On the inner box make a mark about 1 inch above the top of the pot and draw a fold line at this height straight around the four box walls. Score the fold lines with a blunt edge such as a spoon handle.

On the outer box make a mark about 2 inches above the top of the pot and draw a fold line at this height straight around the four box walls. Score the fold lines with a blunt edge such as a spoon handle.

Cut the corners of both boxes down to the fold lines. Fold the sides outward along the creases.

Trim the inner box flaps. When the walls of the inner box are folded down to the right height (or if you didn’t need any adjustments), trim the flaps to make them as narrow as the small rim around the window opening on the outer box (refer to the first step if necessary).

Join the boxes. See figure 4.5. Turn the outer box right side up, so the window opening and rim are down. Spread glue on the inside of the rim. Turn the inner box upside down and lower it into the outer box, onto the glue. Press the small flaps against the inside of the rim around the window opening to join the two boxes into one double-walled box, now open at the bottom (which should be facing up at this point).

Insulate and seal. Without disturbing the drying glue, carefully spot-glue aluminum foil on all four walls and the underside of the inner box, covering all surfaces between the two boxes. This layer of foil helps insulate the cooker. Lightly fill the gaps between the two boxes with crumpled newspaper, plant fiber, or other insulation. Add a few strips of cardboard and more crumpled newspaper or other insulation on the underside of the inner box (which should be facing up at this point). Close and glue the flaps of the outer box to seal the bottom of the cooker.

Glue foil inside the box and lid. Turn the box right side up. Dilute glue 1:1 with water and, using a paintbrush, spread it thinly on the dull side of sheets of aluminum foil. Press the glued sheets of aluminum foil tightly and smoothly like wallpaper to the inside and rim of the box. A few wrinkles won’t hurt. Set the box aside to dry. Repeating the procedure, glue foil to the underside of the lid flap (the folded-up center part only).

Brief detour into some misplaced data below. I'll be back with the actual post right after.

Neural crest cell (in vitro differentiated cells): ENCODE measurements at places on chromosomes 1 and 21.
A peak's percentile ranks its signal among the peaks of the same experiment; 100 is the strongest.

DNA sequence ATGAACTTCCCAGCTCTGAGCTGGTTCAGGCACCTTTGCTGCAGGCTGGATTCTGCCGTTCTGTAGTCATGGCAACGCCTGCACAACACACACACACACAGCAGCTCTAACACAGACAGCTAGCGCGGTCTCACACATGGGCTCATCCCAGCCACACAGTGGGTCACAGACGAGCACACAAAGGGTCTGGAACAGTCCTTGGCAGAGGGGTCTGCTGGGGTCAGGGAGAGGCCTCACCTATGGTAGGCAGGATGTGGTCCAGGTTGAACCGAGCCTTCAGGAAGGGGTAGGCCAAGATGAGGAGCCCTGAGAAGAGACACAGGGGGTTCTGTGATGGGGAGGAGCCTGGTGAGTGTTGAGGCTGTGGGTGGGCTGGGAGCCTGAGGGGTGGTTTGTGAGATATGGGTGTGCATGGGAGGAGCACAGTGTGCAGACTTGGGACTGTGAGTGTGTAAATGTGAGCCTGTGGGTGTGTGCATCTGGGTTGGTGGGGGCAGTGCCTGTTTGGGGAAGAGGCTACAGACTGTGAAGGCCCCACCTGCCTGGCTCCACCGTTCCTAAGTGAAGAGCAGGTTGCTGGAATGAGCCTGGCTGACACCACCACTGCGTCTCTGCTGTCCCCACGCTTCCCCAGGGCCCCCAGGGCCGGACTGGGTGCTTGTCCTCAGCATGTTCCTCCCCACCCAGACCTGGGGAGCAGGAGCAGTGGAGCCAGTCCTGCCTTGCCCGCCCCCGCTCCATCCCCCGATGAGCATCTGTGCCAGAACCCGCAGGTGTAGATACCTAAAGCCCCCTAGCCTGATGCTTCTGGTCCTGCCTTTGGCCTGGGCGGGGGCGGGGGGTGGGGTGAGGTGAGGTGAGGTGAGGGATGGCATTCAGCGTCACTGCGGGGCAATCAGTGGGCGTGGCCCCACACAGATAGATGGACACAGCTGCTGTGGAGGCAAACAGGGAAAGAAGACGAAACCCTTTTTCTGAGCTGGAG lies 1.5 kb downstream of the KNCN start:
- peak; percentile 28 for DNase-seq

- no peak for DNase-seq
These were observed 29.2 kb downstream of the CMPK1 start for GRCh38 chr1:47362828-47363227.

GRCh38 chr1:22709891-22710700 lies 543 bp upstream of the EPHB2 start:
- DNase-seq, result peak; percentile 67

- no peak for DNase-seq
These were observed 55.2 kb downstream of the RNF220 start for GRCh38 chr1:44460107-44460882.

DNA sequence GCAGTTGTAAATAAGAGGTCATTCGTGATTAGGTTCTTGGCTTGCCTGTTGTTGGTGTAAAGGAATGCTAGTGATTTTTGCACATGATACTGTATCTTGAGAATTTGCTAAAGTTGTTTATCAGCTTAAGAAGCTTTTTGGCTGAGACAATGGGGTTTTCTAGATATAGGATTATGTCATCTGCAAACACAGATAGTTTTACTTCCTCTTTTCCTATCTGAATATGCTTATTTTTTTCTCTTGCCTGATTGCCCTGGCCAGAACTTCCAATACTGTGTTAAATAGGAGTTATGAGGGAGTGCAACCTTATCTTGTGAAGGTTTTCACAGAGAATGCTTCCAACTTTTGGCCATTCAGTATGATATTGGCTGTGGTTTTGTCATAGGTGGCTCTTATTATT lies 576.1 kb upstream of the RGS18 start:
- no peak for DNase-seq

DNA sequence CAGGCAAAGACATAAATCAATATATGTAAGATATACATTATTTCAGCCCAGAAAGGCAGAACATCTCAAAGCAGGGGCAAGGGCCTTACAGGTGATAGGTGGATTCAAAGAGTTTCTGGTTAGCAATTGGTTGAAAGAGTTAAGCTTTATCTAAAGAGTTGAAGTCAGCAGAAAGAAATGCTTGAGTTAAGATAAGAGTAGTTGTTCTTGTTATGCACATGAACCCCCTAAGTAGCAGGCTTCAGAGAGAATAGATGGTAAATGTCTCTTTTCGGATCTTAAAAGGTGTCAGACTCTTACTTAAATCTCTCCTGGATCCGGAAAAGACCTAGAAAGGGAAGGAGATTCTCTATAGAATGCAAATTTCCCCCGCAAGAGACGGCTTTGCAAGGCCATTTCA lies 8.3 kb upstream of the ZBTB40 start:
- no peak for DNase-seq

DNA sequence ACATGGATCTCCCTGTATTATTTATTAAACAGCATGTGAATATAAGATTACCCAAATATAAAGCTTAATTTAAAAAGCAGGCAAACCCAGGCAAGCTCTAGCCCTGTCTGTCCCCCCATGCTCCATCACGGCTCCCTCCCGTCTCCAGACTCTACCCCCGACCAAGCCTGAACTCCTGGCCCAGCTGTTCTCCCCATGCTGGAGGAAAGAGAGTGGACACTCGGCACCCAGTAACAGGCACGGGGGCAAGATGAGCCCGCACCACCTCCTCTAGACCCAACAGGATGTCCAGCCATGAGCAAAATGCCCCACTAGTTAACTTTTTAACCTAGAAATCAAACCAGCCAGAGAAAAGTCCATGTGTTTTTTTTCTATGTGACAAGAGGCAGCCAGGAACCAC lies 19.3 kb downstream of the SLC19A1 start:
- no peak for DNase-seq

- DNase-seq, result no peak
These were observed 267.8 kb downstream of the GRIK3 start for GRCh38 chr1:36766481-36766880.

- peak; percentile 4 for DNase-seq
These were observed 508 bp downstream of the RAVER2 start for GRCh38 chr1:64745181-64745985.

Cut, fold, and glue the corners of the new lid. See figure 4.6. With the lid upside down (foil facing up), make one cut at each of the four lid corners, just to the first fold lines. (The cuts should be parallel to the long side of the lid.) Score all fold lines with a blunt edge and fold along the creases with a straightedge such as a board. Overlap and glue the corners, and secure them with clothespins or clamps until the glue is dry. To make quick clamps, cut cardboard-width slits in a small stack of cardboard pieces.

Insert the window. Spread silicone caulk along the underside edge of the window opening rim (outside the cut edge of the foiled reflector piece), then press the glass in firmly but carefully to make a good seal with the caulk. Let the box and lid dry overnight.

Make an adjustable prop. See figure 4.7. Make small holes in a corner of the lid reflector and the side of lid. Loop string through the holes. Make several notches in a stick and tie the stick at both ends to hold up the reflector and allow angle adjustments.


Bend a sturdy wire at both ends and glue corrugated cardboard strips to the lid and reflector as shown. The wire can be inserted into any of the corrugations for angle adjustment.